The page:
DS, Surely you have seen what whitetails will do to a saltlick?....I have a few on my farm but I have never seen a shooter buck using it :confused: Maybe they do it at night. I put them out just for the heck of it.
It is illegal to use ANY method of baiting here also (including salt) The loophole is that if it a result of agricultural purposes (ie. cattle) then is it is considerd a natural lick.
Yes Josh......the deer back home used the salt, but they had enough naturally in the ground where I was that it wasn't effective to try and use the blocks.
dan55 it is legal to bait in az for deer and elk and javelina. call game and fish if you don't believe me 520-628-5376. salt licks and feeders are allowed just not for predators
The only thing a I would ever consider over a salt lick is photography (after the kill).
Unfortunately out here I have never seen a salt lick and don't think I every would. Here in Western Washington we get way too much rain to serve any purpose of using one. In Eastern I suppose it would be pretty effective though. I don't know if it is legal or not here. That's interesting though.
Welcome Tom...I see that was your first post.

Ray......I'm sure it can be effective, as long as it was in a place not everyone would pressure. The outfitters that packed all that salt into the Thoroughfare would not have wasted their time if it wasn't effective.

I know there are natural salt licks out there, I have seen a couple in Idaho. I was merely wondering how dependant they were on the salt seasonly. Spring-summer-fall-winter.

I personally think the time and energy someone would go to to distribute salt back in.......they could have used less energy in hunting an elk without to mention the ethical and legal ramifications.
If Tom in AZ is the Tom I think it is, welcome. Nice to see you around again. If not, welcome anyway.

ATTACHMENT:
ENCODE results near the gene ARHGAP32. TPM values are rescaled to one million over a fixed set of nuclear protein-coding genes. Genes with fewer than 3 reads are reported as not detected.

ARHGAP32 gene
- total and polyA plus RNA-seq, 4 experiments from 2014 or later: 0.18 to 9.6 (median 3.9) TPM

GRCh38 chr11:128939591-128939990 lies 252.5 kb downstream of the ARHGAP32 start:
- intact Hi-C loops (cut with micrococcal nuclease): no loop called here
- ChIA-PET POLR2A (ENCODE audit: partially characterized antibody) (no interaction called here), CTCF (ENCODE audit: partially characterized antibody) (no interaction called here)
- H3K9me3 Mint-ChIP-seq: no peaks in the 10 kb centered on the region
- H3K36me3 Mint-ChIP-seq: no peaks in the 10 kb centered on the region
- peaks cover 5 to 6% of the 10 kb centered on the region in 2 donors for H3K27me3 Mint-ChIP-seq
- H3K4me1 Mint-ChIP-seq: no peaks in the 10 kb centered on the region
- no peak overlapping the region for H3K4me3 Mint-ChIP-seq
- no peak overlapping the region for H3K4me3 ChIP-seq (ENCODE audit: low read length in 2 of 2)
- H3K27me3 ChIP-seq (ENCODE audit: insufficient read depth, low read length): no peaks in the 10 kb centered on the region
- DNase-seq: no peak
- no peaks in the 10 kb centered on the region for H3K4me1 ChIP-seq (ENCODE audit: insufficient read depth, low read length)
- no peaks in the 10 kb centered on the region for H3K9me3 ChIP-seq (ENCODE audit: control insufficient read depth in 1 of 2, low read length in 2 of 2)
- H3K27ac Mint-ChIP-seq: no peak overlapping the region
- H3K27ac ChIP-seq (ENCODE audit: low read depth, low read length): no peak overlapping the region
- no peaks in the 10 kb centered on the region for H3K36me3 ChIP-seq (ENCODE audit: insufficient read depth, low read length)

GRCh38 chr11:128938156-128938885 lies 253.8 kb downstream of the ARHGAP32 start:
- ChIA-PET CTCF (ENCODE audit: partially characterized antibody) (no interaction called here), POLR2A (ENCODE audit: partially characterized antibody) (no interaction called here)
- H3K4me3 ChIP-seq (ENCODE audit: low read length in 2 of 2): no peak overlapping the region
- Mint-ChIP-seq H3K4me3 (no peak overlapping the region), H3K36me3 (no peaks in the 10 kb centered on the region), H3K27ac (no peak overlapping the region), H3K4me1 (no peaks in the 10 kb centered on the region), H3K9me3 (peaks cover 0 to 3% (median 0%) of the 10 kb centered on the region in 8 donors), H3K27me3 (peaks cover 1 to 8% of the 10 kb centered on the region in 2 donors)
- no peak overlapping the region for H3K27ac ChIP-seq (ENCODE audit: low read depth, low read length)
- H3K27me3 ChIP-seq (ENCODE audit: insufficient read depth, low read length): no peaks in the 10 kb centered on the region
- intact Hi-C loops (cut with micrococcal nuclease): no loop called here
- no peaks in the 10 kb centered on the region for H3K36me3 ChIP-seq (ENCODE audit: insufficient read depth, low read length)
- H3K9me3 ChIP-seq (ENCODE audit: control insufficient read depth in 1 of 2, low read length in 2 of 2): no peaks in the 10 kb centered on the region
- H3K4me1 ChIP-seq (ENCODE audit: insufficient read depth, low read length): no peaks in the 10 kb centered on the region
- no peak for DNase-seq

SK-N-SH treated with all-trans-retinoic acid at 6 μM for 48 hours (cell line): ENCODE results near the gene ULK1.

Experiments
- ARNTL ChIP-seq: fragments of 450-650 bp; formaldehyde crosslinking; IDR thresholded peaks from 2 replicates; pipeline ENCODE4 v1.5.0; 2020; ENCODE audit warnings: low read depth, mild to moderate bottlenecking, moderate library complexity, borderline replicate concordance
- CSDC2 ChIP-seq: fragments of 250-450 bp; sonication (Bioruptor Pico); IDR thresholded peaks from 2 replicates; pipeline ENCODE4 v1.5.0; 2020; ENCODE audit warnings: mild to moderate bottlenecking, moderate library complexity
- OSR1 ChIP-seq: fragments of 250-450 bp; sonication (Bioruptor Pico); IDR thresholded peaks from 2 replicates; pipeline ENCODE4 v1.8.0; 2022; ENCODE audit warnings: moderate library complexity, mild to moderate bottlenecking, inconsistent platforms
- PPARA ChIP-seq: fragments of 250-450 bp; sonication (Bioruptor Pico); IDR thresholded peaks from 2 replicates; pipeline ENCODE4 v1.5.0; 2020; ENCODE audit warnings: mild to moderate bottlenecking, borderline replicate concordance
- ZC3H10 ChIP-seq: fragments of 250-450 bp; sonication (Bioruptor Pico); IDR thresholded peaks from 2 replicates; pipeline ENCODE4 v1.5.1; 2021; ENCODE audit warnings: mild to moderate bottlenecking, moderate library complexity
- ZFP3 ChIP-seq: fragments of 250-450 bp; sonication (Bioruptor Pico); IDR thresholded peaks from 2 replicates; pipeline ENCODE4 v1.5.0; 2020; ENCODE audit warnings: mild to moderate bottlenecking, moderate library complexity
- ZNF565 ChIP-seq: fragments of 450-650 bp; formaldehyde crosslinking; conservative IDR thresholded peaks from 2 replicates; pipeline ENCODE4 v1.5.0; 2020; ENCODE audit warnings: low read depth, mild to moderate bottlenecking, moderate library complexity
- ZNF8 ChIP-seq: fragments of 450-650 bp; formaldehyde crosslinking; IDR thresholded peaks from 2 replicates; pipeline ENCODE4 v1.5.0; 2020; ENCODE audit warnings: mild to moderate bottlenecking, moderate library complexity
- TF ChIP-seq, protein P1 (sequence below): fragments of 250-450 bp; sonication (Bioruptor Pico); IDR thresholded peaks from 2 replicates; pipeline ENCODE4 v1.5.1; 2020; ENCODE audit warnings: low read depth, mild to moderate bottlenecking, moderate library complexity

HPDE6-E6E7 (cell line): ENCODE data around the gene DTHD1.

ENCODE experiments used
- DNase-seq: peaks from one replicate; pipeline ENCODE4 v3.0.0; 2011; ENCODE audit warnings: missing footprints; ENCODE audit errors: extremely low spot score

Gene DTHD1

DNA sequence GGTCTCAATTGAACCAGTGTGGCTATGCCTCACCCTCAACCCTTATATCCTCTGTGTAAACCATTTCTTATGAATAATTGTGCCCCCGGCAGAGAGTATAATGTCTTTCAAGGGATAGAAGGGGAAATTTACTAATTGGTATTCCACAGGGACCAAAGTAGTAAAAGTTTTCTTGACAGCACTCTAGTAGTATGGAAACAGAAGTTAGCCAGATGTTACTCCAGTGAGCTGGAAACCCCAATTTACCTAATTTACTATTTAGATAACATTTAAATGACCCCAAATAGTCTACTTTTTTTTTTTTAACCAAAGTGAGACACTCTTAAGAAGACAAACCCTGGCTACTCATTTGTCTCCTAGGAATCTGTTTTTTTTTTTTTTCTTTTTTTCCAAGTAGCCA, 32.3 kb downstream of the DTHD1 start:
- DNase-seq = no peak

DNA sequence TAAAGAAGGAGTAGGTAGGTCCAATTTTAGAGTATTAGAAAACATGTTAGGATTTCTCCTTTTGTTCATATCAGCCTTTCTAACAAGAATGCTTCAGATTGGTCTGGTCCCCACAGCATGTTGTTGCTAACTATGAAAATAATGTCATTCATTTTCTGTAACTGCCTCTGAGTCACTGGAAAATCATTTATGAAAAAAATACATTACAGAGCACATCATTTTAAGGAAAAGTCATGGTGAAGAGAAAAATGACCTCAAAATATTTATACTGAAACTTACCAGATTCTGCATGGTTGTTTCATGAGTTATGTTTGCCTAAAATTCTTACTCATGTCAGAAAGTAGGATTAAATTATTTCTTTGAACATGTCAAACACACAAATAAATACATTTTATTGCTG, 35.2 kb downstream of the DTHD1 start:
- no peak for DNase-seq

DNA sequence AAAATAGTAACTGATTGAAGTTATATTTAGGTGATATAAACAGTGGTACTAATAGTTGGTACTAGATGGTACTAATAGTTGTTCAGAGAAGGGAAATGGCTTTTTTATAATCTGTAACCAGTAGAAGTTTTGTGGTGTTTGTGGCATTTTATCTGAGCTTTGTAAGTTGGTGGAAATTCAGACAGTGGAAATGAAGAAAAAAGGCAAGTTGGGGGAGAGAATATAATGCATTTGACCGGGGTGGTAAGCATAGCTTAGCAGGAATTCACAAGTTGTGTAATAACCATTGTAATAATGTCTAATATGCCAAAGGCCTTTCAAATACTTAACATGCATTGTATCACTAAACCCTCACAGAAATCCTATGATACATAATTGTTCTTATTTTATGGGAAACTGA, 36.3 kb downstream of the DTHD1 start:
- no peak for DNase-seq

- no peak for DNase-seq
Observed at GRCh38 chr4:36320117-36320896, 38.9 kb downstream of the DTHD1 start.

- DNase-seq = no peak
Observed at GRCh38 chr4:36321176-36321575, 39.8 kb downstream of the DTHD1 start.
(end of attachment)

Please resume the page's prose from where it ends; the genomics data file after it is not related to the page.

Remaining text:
As for baiting, I am not sure that I agree with you. A quick look throught the hunt regs shows on page 44, "No person shall knowingly use any substance as bait at any time to attract or take bear". That's the only one I can find right off, but I'll check with game and fish.

Well, I checked and Tom's right. It is legal to bait deer and elk in Arizona. So, I asked, why were these two guys busted for spreading rock salt in the ground?

Then the guy on the other end of the phone says, "First, they were on private land and were doing it without the owners permission. Second, they were cited for polluting. (Spreading rock salt in the quantities that they did prevented anything from growning in that area for some years. Not enough rain to wash it away.) Thirdly, they were cited for littering. So, the key is you can bait for deer and elk, just don't do it in such a manner as to harm the land. Don't do it on private land without permission, and don't leave the evidence laying around after you leave.
If you want to use something, maybe a little garlic salt, some sage, and butter buds all mixed with fresh alfalfa and you should be ready start cooking as soon and the butchering is done..... :cool:
If you want to use something, maybe a little garlic salt, some sage, and butter buds all mixed with fresh alfalfa and you should be ready start cooking as soon and the butchering is done.....

Now that sounds like a great plan Dan :cool: